Bridge of TIME
I always thought I would be on the cover of Time Magazine. I’m not sure why I thought that. I’m quite clear that I never had any idea about what accomplishment would promote my picture to this exalted stature. I just felt like, someday, for some reason, I would be recognized.
Then, slowly over the years, I started to acquire this inkling of reality… hmmm, it doesn’t look like I’m going to be on the cover of Time. I probably won’t be on the covers of House and Garden or Psychology Today either. I like to think I’m special, but in reality, the world probably doesn’t need to know about my chocolate chip cookies or my views on psychotherapy. Friends, colleagues, clients and students have appreciated all that I have offered to them over the years, and today, I have come to appreciate THAT recognition as being way more important than the picture on Time. But that process—the acceptance, letting go and making peace-- took quite a bit of work.
When I received my AARP card, I had my first confrontation with the “bridge”- the transition between adult and elder, future and past, dreams and memories. All that I had looked forward to, longed for, shifted into a space of wonderment—how will things be different now?
I was keenly aware of the “bridge.” I was curious about its structure, its length and strength, not knowing what I would need to bring me to this next life stage.
The hardest thing in life is knowing which bridge to burn, and which to cross…
Now as I have gotten a bit older, I feel a bit more sanguine. My focus has changed. I now know that my “bridge” has the strength and length to bring me to THIS phase of my life. I have the awareness, however, that this is just one more phase of the many trials yet to come as I age.
I went from the awareness that as an AARP member, I am considered old, to the welcome realization that I could now receive a bunch of discounts. I then faced the rude awaking of really being “old” when I started receiving Social Security and Medicare. That blow soon felt like a real governmental gift, but then again, it was accompanied, shortly thereafter, with the loss of work identity. Giving up my position as Vice President of Student Affairs at a large state university left me without thousands of students to worry about, and also left me without a business card to call my own. But wait, that’s not all! I then experienced the challenge of not having structure in my life and the loss of meaningful work,….. but at least I was healthy, had leisure and the opportunity to solve theses challenges. Could I just be grateful that I was healthy enough to bake the most delicious salted caramel chocolate chip cookies in the world?
Burn a few bridges
I now understand that with each phase of my aging, I will be confronted with a set of losses- be they physical, relational, emotional, or spiritual. Giving up running when I tore out my knee ligaments was just one loss of many more to come.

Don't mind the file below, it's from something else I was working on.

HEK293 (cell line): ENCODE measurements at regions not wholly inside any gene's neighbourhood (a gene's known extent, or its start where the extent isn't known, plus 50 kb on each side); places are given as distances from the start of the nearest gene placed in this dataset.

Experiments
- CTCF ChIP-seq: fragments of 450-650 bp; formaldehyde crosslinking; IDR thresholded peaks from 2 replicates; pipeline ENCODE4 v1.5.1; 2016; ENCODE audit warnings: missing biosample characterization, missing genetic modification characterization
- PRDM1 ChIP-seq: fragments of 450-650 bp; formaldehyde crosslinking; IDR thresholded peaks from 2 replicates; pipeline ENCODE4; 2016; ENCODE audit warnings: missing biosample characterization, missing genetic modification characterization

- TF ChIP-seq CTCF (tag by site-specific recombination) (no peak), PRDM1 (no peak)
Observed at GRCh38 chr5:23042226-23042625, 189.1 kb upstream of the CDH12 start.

So far, I have been able to shift from loss to liberation in many areas of my life. The freedom that my empty nest generated might be considered the most powerful. Yet, I have come to understand that the shift from loss to liberation is not necessarily automatic. It takes letting go, making peace.
This altered perspective, although welcome, can be challenging. It’s like letting go of the old clothes that I packed and carried with me over 10 moves but haven’t fit me in 20 years and are so out of date I wouldn’t wear them if they did fit. But- I am so attached to the memories of wearing those clothes! Hard to do, but time to toss!
Pick up a pen and maybe an eraser
We all have spent a lifetime creating a story about ourselves. Some of that story is positive, full of joy. Yet, woven into that story are failures, our regrets and losses.
The story continues over the years. Often, what keeps that story moving are the fantasies and the hopes, like, next year we’ll buy that big house; sometime in the future, we’ll travel to Europe; someday I’ll be on the cover of Time. Our story is full of reality and fiction, past and future. And then we start approaching what we call … getting older. Now what do we do with that future part of the story?
It’s now time to rewrite it. It’s time to let go of that bad stuff, the feelings, fears and unrealistic fantasies that have gotten in our way for years, and liberate ourselves. Not only do I need to let go of my cover of Time fantasy, but I need to bury that awful boss that made my life miserable.
It’s also time to let go of some of the ‘good stuff,’ or at least reframe it, because it just isn’t so any more. Those exciting years early in my career when a bunch of us were struggling to define feminist therapy, are long past. The memories are part of me forever, but over fifty years, culture, theory and relationships have all changed.
“You cannot find peace by avoiding life.”—Virginia Woolf
This stirring the pot of loss and liberation, this awareness of both sides of the coin, the letting go of the past and making peace for the future, allows us to rewrite our story.
Tossing my old clothes makes room for new clothes in my closet. Letting go of Time generates time for new creative projects- like this blog. Each stir of that pot empowers us to continue to build a strong bridge to our future, one that is all ours and strong enough for the journey. It allows us to invent our legacy and enjoy the last years, be they two or twenty- who knows.